- As part of its ongoing “Claim 5” growth strategy, Hugo Boss on Wednesday announced logo updates and the launch of “two simultaneous star-studded global campaigns” for the Hugo and Boss brands. Along with forging new brand identities, the company revamped its Hugo Boss e-commerce site, according to a press release.
- The spring/summer 2022 #BeYourOwnBOSS campaign, launching Wednesday, was shot by fashion photographer Mikael Jansson. The brand has enlisted models Kendall Jenner, Hailey Bieber and Joan Smalls; rapper Future; TikTok star Khaby Lame; South Korean singer and actor Lee Min-ho; British professional boxer Anthony Joshua; Italian tennis champion Matteo Berrettini; and German runner Alica Schmidt to participate in a social media effort that includes “podcasts, behind the scenes, stories, and reels.”
- The #HowDoYouHUGO campaign, also shot by Jansson, features South Sudanese model Adut Akech; rappers Big Matthew and SAINt JHN; American dancer Maddie Ziegler; and TikTok creators including Vik White, per the release. In addition to content via TikTok and other social media, which includes a dance challenge choreographed by Big Matthew and White, the effort features “guerilla marketing, painted murals, and bus and tram coverage in several cities across the globe.”
Hugo Boss is launching these campaigns with the wind at its back. According to a preliminary report on its fourth quarter and full-year 2021 results released earlier this month, the company’s sales last year rose 43% year over year, down just 1% from 2019.
That was thanks in part to a strong fourth quarter, when currency-adjusted sales grew 51% year over year and 12% from 2019 to 906 million euros, with 20% of that coming from e-commerce, the company said. That followed an “impressive Q3,” according to a Jan. 18 research note from GlobalData Retail Analyst Louise Deglise-Favre.
The brands’ momentum was sustained globally, across regions and key markets, with particular strength in Europe and the Americas, the company said. That was true despite rising COVID-19 cases in many areas, thanks to the brands’ pivot to more casual merchandise, increased demand for its more formal assortments at the holidays, “improved consumer sentiment and increased relevance of both brands,” Deglise-Favre said in that report.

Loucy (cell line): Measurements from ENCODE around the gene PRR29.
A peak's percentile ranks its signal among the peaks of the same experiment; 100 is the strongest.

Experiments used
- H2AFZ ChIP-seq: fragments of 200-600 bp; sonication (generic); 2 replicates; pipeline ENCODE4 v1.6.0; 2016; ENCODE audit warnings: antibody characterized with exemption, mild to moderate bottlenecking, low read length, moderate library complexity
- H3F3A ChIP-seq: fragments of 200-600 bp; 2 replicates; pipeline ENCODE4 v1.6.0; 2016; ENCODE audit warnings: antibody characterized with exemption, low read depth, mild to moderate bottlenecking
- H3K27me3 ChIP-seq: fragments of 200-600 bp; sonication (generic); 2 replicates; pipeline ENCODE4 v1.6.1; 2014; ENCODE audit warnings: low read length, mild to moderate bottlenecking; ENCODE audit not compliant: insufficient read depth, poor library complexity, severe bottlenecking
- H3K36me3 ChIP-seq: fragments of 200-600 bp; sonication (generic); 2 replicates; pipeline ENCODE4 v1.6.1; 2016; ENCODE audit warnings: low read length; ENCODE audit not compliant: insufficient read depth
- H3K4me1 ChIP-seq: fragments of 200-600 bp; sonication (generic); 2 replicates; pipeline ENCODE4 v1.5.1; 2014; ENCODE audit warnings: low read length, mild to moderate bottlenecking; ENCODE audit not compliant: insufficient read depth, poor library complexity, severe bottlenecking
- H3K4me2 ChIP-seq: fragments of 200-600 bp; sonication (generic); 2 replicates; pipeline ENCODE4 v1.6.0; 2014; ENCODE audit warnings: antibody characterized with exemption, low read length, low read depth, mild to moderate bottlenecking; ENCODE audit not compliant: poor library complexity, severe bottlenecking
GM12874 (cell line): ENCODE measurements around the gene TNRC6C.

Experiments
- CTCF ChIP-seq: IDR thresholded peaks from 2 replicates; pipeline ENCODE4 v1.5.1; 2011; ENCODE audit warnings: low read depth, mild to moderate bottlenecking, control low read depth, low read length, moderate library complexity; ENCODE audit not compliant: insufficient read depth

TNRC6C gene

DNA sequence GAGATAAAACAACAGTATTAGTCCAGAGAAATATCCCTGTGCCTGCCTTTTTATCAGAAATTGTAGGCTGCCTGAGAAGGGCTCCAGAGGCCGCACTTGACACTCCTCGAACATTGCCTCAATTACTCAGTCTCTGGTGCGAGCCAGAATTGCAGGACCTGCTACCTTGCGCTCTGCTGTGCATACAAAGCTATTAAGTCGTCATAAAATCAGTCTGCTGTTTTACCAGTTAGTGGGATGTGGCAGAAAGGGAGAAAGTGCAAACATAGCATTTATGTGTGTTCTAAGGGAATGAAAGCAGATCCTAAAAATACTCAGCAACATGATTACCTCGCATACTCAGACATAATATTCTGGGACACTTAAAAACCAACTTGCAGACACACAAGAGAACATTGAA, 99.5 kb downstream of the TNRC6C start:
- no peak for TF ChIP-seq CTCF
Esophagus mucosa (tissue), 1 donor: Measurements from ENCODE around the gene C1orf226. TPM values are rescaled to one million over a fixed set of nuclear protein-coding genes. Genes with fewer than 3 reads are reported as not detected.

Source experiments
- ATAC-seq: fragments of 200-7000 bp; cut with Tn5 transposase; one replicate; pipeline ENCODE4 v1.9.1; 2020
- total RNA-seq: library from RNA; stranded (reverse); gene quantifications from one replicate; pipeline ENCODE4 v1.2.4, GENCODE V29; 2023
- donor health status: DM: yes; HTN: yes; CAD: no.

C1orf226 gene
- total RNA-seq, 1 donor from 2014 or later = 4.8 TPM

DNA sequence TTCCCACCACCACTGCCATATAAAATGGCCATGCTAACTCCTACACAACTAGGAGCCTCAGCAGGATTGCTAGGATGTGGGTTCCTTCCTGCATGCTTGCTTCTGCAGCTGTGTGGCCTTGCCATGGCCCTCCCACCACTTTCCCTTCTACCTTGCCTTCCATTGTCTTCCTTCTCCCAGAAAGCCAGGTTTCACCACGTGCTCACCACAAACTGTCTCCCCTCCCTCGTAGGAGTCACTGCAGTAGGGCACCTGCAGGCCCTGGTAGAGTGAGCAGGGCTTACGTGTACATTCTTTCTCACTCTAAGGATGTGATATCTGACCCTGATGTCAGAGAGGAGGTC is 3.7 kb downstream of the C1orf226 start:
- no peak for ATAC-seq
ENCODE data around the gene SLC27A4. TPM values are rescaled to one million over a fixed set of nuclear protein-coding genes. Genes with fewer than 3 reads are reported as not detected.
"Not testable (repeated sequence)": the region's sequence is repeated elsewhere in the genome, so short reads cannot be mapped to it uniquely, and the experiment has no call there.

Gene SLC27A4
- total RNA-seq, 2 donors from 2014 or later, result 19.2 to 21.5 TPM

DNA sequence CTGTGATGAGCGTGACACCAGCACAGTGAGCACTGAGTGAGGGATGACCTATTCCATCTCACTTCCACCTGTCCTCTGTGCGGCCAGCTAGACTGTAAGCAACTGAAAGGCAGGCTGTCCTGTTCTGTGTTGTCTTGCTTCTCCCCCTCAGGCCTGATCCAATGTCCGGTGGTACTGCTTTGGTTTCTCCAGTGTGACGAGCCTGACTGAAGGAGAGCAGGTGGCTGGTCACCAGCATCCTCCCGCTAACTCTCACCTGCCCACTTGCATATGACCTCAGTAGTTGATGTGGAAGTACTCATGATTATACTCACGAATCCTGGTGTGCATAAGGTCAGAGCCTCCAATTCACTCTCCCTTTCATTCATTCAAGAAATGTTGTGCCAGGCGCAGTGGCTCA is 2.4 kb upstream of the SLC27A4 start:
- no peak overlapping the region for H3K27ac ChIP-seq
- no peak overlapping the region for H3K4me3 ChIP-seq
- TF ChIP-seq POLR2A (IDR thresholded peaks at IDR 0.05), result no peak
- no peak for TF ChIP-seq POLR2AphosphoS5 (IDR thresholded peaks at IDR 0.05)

The company’s new tactics were actually apparent last year in Milan during its Russell Athletic x Hugo Boss fashion show, Deglise-Favre said by email Wednesday. “The show garnered an impressive amount of social media impressions at the time thanks to the presence of many supermodels and influencers (Gigi Hadid, Irina Shayk and Chiara Ferragni). It also sported the blend of casualwear and relaxed formalwear that was unveiled in this morning’s campaigns, effectively acting as a test for their wider rebranding.”
The campaigns unveiled Wednesday continue that strategy, which clearly targets younger consumers and continues the shift to more casual assortments, she said.
“Regarding the choice of influencers and celebrities to feature, it is clear that the brand wants to appeal to Gen-Z and late millennials,” she said. “The diversity of origin of these celebrities also indicate it wants to be a global brand appealing to consumers in all regions.”
In a statement, Hugo Boss CEO Daniel Grieder echoed that, saying the rebrands are designed “to excite new and younger target groups and turn them into fans of our brands. Both campaigns are therefore an important step in further boosting brand relevance and in reaching our goal to become a top 100 global brand in the years to come.”
The company is on its way, according to Deglise-Favre.
“Overall, I believe that Hugo Boss is going in the right direction and that the rebranding has all the elements to be a great success, with great designs featuring the key trends of the past few years (sportswear and bold logos) and a high-budget star-studded campaign with relevant ambassadors to support it,” she said.